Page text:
The 2016 shortlist for the annual Turner prize —a prestigious, visual-art award for British artists under 50 — was announced yesterday. The award, first established in 1984, remains one of the most respected accolades for Britsh artists, which is to say that Anthea Hamilton, Michael Dean, Helen Marten, and Josephine Pryde, who collectively represent the shortlist, have a lot to be proud of. Their work was singled out because it reflects “living in a world saturated in images under the ubiquitous influence of the internet.” The winner’s work will be displayed in the Tate Modern and, among those pieces may be an inadvertent tribute to the grossest of 2004 memes (the one devoted to a man showing his rear orifice in all it’s glory): Goatse.

The 10-meters-tall piece in question, “Project for Door (After Gaetano Pesce),” is part of Anthea Hamilton’s exhibition Lichen! Libido! Chastity!, and was inspired by Italian designer Geatano Pesce’s doorway piece from 1972. The Tate celebrates Hamilton’s work for bringing “a surrealist sensibility to popular culture and the mind-bending proliferation of stylized and sexualized imagery in the digital world.” Fair enough, but Hamilton didn’t think of it by herself. As with most gross things, the internet got there first.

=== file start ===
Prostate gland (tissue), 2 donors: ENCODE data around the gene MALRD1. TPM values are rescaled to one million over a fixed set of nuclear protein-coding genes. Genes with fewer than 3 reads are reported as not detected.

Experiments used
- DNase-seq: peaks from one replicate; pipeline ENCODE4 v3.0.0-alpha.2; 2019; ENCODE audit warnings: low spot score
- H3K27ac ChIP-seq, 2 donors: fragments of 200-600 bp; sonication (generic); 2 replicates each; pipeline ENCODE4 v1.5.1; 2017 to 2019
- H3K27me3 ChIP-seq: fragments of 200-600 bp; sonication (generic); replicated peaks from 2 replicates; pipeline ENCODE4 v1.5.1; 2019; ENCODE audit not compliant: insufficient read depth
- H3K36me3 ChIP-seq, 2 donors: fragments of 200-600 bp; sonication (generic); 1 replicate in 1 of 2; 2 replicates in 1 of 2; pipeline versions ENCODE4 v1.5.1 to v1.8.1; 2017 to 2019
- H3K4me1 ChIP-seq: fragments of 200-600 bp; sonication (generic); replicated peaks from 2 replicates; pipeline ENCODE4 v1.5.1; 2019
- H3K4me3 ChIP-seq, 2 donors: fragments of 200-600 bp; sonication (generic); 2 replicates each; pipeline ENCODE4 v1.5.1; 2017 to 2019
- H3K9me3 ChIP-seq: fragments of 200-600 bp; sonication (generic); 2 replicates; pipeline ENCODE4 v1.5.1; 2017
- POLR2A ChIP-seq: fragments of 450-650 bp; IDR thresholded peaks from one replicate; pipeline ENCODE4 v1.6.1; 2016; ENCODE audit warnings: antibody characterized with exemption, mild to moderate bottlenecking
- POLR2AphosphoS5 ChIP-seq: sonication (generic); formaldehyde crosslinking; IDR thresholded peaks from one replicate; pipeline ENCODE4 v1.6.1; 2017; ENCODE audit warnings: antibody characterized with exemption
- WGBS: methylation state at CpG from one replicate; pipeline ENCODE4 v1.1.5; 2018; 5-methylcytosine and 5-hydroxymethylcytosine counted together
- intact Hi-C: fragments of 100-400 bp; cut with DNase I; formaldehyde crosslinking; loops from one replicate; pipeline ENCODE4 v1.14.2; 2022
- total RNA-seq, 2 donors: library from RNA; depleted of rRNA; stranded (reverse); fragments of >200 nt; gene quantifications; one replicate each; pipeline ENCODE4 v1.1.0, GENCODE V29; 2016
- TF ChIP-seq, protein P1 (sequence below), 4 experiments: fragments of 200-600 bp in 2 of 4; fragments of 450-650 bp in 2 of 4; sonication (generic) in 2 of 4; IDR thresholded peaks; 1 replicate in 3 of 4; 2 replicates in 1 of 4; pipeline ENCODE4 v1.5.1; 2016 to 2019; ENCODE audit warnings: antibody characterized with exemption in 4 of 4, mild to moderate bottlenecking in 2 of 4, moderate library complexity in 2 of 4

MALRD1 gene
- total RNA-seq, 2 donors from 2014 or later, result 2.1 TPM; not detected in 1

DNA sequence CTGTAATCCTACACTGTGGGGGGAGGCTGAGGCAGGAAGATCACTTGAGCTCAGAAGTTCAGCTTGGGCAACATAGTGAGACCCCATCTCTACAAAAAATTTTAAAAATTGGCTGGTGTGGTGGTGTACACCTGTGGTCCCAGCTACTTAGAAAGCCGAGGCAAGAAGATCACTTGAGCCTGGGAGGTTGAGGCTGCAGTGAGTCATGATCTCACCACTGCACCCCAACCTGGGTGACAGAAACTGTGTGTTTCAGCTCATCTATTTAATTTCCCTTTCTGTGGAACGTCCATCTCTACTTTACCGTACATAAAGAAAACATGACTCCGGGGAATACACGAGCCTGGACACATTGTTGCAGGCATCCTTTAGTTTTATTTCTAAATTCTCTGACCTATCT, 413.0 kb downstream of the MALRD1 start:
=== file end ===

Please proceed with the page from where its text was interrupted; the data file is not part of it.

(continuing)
Returning to the theme of being inundated with images from the Internet, the goatse interpretation of Hamilton’s work is actually spot on. In 2004, the concept of a viral image was novel, around the same time that Ebaumsworld’s videos were gaining traction. At that time, people were only beginning to grasp the absurdity of viral Internet sensations, entranced by the Internet’s peculiar ability to unite audiences with disturbing material. Hamilton’s nod to these famous innards may have been unwitting, but it further upholds the insidiousness of the Internet. For mental health purposes, we’re not going to post a Goatse picture. And chances are, you don’t need to be reminded.